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'It's not right': semi driver missed warning sign, fined $3K in fatal collision near Portage
The driver of a semi-truck charged in a fatal collision near Portage la Prairie, Man., has pleaded guilty to two counts of careless driving causing death in a court appearance Wednesday — a case which drew a judge to make comparisons to the collision involving the Humboldt Broncos bus.
Gurjant Singh, 24, of British Columbia was initially charged with dangerous operation of a motor vehicle and criminal negligence causing death, but those charges were stayed.
Singh has been fined $3,000 and received a one year-driving ban for the lesser charge of careless driving causing death.
It’s a sentence which has left the victims’ families feeling frustrated and disappointed.
The charges stem from a crash at the intersection of Highway 1 and Highway 16 in August 2017.
The Crown told court Singh didn’t see the flash of overhead warning lights and that he had a greater responsibility to pay attention because of the size and weight of his truck.
The more serious charges were stayed because there was no evidence Singh was driving dangerously or that he deliberately went through a red light, the Crown told court.
“He failed in his obligations to pay due care and attention to the overhead light which was a warning light,” Crown attorney Craig Savage told court. “After a painstaking review of the law and the consideration of all the evidence it was clear that we had no reasonable likelihood of conviction and to that end we had no choice but to stay those charges.”
Court heard at around 8:30 p.m. on Aug.27, 2017, Singh’s westbound semi with a flatbed carrying a load of three, nine-tonne pipes on Highway 1 went through a red light and collided with a car heading south on Highway 16.
The people in the car — 19-year-old Carley Hunking from the R.M. of Alonsa, Man., and 17-year-old Dorian Roulette from Portage la Prairie were both pronounced dead at the scene.
Savage told court a witness in another vehicle told police the overhead warning lights, which alert drivers before the intersection that the traffic light ahead is about to turn red, flashed just as the witness went by it.
“He knew the lights would change to red and he stopped at the light,” Savage told court. “Two or three seconds later the semi driven by Mr. Singh entered the intersection. It blew its horn and t-boned a vehicle.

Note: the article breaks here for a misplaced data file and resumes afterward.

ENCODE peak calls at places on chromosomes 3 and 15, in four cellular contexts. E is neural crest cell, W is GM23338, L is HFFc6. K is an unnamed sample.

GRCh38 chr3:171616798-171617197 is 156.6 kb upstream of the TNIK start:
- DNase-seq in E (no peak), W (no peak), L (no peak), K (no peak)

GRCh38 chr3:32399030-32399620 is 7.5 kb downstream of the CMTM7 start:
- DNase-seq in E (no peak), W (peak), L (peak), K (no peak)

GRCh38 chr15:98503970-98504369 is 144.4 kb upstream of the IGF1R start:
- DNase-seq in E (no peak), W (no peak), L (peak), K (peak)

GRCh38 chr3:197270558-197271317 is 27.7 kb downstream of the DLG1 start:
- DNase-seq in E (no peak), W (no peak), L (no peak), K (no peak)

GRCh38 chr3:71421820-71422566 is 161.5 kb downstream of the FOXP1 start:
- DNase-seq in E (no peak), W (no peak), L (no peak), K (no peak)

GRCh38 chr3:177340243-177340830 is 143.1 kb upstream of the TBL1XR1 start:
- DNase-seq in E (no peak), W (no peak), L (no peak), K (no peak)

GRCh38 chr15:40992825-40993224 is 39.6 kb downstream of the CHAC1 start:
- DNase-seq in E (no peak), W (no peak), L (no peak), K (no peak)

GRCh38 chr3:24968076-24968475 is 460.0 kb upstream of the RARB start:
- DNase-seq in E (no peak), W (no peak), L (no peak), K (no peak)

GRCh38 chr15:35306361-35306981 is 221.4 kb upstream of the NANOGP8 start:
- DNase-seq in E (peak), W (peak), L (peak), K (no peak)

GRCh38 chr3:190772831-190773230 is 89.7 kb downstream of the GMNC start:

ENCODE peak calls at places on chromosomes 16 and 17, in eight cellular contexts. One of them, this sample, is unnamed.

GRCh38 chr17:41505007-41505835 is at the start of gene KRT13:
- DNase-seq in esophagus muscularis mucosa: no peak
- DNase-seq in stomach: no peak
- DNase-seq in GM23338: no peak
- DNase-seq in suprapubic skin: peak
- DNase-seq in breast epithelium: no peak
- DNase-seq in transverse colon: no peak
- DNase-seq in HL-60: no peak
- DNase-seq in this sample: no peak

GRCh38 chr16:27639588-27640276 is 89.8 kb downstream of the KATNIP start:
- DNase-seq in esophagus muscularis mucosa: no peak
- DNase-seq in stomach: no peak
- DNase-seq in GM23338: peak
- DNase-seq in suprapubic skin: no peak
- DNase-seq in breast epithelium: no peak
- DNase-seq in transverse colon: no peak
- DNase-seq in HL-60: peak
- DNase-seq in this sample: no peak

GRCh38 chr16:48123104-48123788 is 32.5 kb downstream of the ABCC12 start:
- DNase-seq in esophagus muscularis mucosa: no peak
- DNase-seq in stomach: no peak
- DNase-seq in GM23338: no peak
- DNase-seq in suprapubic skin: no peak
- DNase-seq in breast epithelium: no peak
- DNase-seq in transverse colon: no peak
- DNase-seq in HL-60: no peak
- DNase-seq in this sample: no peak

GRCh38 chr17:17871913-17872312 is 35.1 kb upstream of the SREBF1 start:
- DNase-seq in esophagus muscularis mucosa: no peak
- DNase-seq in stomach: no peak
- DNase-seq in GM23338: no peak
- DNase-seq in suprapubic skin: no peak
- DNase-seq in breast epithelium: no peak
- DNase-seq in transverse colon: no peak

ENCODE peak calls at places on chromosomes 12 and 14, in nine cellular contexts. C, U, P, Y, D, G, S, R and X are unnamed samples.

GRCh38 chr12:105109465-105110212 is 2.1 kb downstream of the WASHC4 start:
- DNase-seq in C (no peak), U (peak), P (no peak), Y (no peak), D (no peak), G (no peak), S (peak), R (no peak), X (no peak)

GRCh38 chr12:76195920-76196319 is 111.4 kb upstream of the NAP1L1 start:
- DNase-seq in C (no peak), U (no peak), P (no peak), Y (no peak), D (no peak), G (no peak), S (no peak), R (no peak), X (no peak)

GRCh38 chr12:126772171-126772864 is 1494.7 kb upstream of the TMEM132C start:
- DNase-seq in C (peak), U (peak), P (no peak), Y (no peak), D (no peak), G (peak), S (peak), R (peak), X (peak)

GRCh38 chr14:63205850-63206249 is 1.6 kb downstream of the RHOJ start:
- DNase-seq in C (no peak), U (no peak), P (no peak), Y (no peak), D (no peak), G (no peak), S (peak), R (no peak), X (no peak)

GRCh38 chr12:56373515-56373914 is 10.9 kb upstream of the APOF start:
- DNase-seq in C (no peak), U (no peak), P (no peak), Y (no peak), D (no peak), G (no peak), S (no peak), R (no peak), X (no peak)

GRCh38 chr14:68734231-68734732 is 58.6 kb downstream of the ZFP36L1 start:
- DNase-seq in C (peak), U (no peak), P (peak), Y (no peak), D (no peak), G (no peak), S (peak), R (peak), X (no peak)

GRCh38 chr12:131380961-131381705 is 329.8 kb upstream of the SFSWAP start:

“The consequences were devastating and the two victims were killed instantly.”
Hunking’s mom, Gypsy Hunking, sobbed and fought through tears as she read a victim impact statement in court.
She said outside court the sentence doesn’t go far enough.
“Never in my worst nightmares did I imagine I’d be sitting here making a victim impact statement,” Gypsy told court. “He still has his life and we have lost our daughter and Dorian.”
Roulette’s stepmother, Wendy Orr, told court: “There are no words to describe the numbness and the exhaustion felt.”
“Time doesn’t heal. We just learn to live with the anger and the heartache and the fear,” Orr told court. “We won’t get to see what the future was going to bring Dorian.”
Court heard Singh had received a speeding ticket a month prior to the collision but otherwise had a clean driving record and had been driving professionally for one year before the crash.
Savage told court Singh entered the intersection at 83 km/h in the 80 km/h zone.
He hasn’t been allowed to drive since the collision under the terms of his bail conditions.
In court, Singh apologized to the families for his driving, reading part of a prepared statement which his lawyer finished presenting when Singh was overcome with emotion.
“I did not intend this outcome,” Singh’s lawyer told court on his client’s behalf. “I braked, I swerved, I tried to avoid the collision.
“Not a day has passed since, without me reliving the accident. I hope they know even if they can’t forgive me I did not intend this outcome.”
Judge Don Slough compared the collision to the one involving the Humboldt Broncos bus.
“The elephant in the room here is Humboldt,” Slough told court. “There’s no question.
“Someone gets eight years and here we are talking about a fine. In Humboldt, it was repeated, thing after thing – five different warnings were there and somehow he didn’t see it. Here, it’s one moment of inadvertence. That’s the difference here and it needs to be emphasized.”
The judge sympathized with the families in what he called an extraordinarily difficult situation, noting nothing he says can replace or make up for the loss they suffered.
“A moment of inadvertence by the accused, Mr. Singh, took Carley and Dorian away from the family and friends,” said Slough. “A very experienced Crown with expertise in this sort of file assessed the evidence available to the Crown. He concluded that the most the Crown could prove was split-second inadvertence.
“Once Mr. Singh failed to respond to those warning lights, given the nature of the vehicle he was driving, given its size and weight, braking is virtually impossible in the time that was left before the light turned red. He simply could not stop.”
That’s little comfort for the victims’ families.
“It’s not right. He should never be able to drive again,” said Hunking. “We lost amazing people, young people that were just starting their lives and we don’t get to have them back.
“Why should people be able to drive around and drive a truck and kill people and nothing happen. It’s not right.”